Categories
思想 | ideas | 생각 消费者行为 | consumer behaviour | 소비자 행동

Micro-cocooning

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During the 1980s with the rise of the video cassette recorder (VCR), the reduction in costs of the devices due to the VHS vs. Beta war and an uncertain economic climate consumers started to stay at home in what was later called cocooning. The internet extended this as a trend as community interaction increasingly happens online. Local is wherever you meet your friends and community are those fellow travelers that share the same interests as you be it in the real-world, particularly at work, or online through various social software services.

iPod

I have noticed on the tube how the isolation of cocooning has been extended through smartphones and personal media players like an iPod or iPhone to previously public places. My colleagues use the iconic earphones to screen themselves off from each other, even in the most open plan of office environments. During my commute to work the flow of people around me going through the turnstiles is disrupted as earphone equipped wander through as in a trance with disregard to the crowd around them. It’s not because they’ve all turned into type-A personalities, but that they are unaware of their immediate surroundings. This is about building a private world in even the smallest of personal spaces, what I think of as ‘micro-cocooning’.

Music players that can keep going for a whole working day, inner ear headphones and overear noise reduction headsets that don’t ‘fizz’, have helped facilitate this boom.

From a media and marketing point-of-view this is also a great opportunity to get content in front of these consumers at a time when they can immerse themselves in it. Applications on your phone don’t require real-time internet connectivity, if you have all the content that you want to provide pre-cached on the device making it ideal for rail commutes with dodgy phone signals.

How would you target the micro-cocooners?

Categories
初 | hygiene | 기본

Links of the day

Reading Time: < 1 minute

BBC NEWS | Nintendo Wii sales hit 50 million – fastest selling games console in history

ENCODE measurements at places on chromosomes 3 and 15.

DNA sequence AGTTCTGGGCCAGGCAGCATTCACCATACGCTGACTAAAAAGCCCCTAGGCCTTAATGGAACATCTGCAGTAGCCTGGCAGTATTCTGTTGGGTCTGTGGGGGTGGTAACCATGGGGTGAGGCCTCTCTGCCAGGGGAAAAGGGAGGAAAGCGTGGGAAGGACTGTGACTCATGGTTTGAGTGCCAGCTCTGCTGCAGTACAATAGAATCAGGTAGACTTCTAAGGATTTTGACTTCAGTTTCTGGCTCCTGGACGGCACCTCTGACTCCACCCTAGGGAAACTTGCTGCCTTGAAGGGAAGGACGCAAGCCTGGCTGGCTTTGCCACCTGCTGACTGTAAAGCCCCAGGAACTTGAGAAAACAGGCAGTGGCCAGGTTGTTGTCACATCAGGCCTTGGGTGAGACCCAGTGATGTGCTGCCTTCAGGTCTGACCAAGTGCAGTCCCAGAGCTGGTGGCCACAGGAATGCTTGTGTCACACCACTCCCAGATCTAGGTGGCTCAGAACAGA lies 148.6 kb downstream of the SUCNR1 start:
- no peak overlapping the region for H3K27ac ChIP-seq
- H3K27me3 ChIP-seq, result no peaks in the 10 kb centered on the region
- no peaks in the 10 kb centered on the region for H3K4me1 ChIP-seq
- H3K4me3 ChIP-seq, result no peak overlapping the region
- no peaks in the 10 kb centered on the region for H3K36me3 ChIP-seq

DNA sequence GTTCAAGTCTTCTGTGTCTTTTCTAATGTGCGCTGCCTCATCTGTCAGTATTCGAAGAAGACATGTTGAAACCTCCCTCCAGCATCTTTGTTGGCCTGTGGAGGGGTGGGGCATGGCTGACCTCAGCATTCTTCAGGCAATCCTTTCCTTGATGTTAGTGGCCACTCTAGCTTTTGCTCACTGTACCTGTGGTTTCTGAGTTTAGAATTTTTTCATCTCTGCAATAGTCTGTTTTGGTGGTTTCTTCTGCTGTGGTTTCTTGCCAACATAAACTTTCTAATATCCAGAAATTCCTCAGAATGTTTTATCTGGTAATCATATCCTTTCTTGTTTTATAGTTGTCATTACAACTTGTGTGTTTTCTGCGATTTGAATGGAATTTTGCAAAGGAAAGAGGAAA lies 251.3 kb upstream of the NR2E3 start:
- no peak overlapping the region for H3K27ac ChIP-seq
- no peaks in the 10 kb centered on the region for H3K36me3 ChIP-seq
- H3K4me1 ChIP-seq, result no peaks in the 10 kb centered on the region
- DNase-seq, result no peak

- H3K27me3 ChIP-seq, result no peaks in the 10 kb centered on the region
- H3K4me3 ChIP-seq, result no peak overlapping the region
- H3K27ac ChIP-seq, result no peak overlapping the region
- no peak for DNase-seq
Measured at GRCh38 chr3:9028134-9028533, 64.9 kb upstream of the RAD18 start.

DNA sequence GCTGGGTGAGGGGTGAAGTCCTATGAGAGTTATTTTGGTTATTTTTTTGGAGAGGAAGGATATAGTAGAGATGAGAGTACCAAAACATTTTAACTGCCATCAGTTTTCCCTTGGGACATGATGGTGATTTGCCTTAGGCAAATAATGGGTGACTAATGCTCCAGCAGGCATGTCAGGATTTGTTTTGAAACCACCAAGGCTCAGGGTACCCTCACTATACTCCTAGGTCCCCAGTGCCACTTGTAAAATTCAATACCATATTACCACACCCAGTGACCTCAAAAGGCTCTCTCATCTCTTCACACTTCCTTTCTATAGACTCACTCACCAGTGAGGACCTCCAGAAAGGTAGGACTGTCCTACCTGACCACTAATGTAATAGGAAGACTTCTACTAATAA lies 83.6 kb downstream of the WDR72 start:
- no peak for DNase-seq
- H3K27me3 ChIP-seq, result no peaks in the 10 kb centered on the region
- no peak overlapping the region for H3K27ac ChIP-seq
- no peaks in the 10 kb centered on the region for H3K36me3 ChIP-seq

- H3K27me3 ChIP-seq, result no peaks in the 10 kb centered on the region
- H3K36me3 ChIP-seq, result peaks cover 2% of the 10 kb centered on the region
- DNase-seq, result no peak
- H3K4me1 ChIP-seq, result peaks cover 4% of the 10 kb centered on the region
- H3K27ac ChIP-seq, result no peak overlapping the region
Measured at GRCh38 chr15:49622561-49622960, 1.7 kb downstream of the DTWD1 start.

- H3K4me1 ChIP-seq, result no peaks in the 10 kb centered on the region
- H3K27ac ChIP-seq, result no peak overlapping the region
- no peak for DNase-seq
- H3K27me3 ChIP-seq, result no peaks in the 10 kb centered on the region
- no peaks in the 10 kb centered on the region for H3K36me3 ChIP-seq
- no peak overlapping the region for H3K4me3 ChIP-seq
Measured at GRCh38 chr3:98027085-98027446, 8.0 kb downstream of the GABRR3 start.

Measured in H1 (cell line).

Made in design – cool contemporary design stuff

Smartphone Sales to Keep Growing

The Sorry State of the Newspaper Industry: Advertising Income Fell 16.6% in 2008 – ReadWriteWeb

Skynet search – really nice search hack by university students

Qaiku – Twitter like service

Want to Save Money? Carry Around $100 Bills – TIME

Malaysia’s big turn off | Market-interactive.com – interesting Malaysian take on the Earth Hour phenomena

Openrice – Hong Kong Restaurants Guide – Most of the reviews are in Chinese

middledigit.net | jonathan hopkins » Digital meets analogue, online meets offline – Jonathan on the web of no web, how the matrix is bleeding into real life and vice versa

Akamai Data: Internet, Broadband Still Going & Growing

Clinique, Sony Star in Web Sitcom – WSJ.com

Hunch – sign up without delay

Public timeline – MicroPlaza

Google Updates Blog Search Algorithm | WebProNews

Earnings: 3 Group Narrows Losses As Mobile Broadband Surges | mocoNews

EU Rejects ‘3 Strikes’ for File-Sharers | TorrentFreak

Prepaid subscribers continue to flourish in Europe – Rethink Wireless

Categories
市场营销 | marketing | 마케팅

A conversation about measurement

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I thought I would share with you the gist of a Facebook wall conversation that I had with Gi Fernando because he articulates in a few sentences what I would write in a few paragraphs.

I had posted that I was thinking about social media monitoring for a client. Working agencyside makes this more complicated as I have to think of ways of selling measurement to them. My friend Gi put out the following post on my wall.

Of course, the real challenge is getting campaigns that work, getting clients to pay for them and getting clients to pay for measurement.

Not that much to think about (and I know you know this!). Key metrics could include:

  1. How many of a person’s friends did the thing get passed along to in what time.
  2. What is that in aggregate i.e. what is the aggregate percentage of friends of an initial audience that engaged.
  3. What was the punchline per friend i.e. how much, how long, how often.
  4. Did they pass it on.
  5. Who are the people that influenced others to do something the most.

I think the real question is do marketers want to understand or would they just like to see a big idea which matches their brand guidelines?

If I could develop a silver bullet on that solves the ‘getting clients to pay for them and getting clients to pay for measurement’ challenge, I would be typing this from my new villa in Ibiza. Not surprisingly, I currently don’t have a villa in Ibiza and don’t have a silver bullet… yet.